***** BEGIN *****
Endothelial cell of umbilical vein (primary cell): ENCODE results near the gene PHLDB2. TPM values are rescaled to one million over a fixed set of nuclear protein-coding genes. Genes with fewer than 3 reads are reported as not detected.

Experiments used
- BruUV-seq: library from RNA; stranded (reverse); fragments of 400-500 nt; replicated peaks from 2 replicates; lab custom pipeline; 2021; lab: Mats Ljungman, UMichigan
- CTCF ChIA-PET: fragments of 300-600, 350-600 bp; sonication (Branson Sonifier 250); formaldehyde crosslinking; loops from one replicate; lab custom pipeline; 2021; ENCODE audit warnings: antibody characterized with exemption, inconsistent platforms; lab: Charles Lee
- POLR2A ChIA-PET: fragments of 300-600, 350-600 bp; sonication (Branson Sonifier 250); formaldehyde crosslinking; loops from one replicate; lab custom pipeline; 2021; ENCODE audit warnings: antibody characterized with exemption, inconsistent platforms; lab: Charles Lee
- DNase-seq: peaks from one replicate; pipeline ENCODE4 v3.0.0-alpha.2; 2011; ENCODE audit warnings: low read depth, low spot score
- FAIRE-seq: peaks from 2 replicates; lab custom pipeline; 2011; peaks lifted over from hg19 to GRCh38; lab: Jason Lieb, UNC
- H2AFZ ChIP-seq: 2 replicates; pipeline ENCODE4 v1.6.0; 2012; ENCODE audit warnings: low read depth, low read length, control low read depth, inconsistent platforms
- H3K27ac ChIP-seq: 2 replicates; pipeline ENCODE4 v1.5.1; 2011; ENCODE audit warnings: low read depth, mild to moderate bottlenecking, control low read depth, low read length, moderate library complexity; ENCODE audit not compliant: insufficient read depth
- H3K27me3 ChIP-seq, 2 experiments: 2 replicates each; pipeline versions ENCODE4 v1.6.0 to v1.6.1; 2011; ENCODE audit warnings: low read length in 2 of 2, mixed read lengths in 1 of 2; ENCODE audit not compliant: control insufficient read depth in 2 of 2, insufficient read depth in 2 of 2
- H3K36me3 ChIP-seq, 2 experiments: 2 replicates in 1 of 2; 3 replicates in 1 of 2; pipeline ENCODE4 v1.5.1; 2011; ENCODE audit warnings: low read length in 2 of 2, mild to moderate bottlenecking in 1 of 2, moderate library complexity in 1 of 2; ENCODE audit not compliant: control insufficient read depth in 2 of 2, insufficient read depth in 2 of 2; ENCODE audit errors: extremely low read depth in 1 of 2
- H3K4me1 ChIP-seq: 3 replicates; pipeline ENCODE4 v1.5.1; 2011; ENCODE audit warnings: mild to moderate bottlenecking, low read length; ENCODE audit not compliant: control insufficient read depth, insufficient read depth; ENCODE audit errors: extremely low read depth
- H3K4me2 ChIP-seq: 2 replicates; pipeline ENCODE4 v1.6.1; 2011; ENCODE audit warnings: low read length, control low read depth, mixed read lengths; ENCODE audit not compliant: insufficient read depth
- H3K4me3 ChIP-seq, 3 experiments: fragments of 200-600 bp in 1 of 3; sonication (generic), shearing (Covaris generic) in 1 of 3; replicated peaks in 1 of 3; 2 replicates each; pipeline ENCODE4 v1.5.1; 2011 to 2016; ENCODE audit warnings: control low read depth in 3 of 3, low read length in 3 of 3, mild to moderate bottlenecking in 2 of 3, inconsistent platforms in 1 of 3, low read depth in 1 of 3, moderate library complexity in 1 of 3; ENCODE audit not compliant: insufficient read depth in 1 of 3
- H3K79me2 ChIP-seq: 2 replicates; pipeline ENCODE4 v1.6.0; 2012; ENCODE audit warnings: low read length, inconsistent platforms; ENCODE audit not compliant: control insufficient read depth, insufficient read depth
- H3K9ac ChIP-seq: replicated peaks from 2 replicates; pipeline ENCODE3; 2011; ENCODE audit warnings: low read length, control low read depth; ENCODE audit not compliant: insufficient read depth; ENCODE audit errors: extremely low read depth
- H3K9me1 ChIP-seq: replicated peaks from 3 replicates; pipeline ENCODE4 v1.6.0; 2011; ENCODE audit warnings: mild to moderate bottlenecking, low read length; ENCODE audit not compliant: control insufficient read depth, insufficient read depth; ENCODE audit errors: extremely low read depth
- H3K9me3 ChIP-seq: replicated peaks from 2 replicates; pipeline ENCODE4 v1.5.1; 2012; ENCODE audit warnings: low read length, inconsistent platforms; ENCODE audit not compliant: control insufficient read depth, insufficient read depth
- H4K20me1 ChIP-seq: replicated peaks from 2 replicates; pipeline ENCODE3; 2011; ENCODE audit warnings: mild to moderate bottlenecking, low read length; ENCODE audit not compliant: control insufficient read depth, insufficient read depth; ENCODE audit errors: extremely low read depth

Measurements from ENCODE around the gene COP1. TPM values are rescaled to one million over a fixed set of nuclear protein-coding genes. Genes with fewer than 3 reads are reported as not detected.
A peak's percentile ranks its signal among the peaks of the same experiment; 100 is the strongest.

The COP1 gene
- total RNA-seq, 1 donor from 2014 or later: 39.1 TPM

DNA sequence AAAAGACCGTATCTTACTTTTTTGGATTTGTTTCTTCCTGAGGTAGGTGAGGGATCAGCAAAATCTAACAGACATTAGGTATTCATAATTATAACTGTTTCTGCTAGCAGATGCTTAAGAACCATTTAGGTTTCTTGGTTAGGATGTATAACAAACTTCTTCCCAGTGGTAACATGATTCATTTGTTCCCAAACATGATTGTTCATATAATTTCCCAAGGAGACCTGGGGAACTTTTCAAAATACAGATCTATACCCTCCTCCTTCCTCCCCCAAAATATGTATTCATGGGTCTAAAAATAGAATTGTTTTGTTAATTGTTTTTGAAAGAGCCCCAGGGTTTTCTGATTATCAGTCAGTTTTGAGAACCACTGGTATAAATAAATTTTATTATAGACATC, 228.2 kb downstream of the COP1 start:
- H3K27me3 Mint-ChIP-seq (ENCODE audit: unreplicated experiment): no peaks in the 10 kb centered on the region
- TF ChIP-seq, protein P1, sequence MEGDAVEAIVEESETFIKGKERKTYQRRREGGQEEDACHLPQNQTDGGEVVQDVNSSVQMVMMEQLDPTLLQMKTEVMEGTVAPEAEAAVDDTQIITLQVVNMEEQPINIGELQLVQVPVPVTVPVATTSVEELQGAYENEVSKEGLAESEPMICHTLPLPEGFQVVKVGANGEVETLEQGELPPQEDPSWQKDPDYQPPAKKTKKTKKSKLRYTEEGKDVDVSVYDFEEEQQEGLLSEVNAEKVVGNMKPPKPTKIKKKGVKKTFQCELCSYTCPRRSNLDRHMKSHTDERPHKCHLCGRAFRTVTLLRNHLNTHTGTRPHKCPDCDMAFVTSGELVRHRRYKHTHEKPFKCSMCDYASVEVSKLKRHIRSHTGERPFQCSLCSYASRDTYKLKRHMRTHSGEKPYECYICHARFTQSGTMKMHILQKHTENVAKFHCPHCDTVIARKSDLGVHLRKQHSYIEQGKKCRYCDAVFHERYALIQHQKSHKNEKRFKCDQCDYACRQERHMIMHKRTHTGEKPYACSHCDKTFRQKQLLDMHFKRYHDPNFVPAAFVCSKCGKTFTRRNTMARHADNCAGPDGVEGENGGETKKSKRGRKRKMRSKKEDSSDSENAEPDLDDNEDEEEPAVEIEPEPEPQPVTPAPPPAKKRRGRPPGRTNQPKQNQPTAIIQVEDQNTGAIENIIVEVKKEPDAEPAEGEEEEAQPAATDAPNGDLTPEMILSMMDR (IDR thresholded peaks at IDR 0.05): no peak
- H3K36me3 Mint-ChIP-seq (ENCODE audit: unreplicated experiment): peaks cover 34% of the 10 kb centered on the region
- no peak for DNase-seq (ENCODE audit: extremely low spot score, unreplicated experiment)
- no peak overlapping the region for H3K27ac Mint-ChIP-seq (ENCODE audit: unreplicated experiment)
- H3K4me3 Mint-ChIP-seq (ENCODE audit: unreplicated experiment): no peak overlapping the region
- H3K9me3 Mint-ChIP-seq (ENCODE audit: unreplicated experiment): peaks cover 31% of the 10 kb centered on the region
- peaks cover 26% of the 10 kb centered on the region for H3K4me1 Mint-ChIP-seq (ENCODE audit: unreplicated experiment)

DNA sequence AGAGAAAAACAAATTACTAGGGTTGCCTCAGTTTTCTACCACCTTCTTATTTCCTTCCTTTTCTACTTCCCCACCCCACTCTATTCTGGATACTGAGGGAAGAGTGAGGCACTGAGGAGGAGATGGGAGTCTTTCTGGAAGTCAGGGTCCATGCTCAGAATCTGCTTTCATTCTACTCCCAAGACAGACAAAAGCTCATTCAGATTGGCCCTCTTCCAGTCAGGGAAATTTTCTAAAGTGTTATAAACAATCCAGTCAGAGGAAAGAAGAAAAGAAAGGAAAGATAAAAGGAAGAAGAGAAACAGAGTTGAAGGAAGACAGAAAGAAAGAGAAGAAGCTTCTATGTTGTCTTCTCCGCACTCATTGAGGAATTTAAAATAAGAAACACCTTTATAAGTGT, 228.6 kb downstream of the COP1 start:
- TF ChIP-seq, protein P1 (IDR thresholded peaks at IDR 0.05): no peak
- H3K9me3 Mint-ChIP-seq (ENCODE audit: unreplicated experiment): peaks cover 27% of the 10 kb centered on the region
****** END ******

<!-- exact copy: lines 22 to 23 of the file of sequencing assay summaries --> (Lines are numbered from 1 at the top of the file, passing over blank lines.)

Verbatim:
The COP1 gene
- total RNA-seq, 1 donor from 2014 or later: 39.1 TPM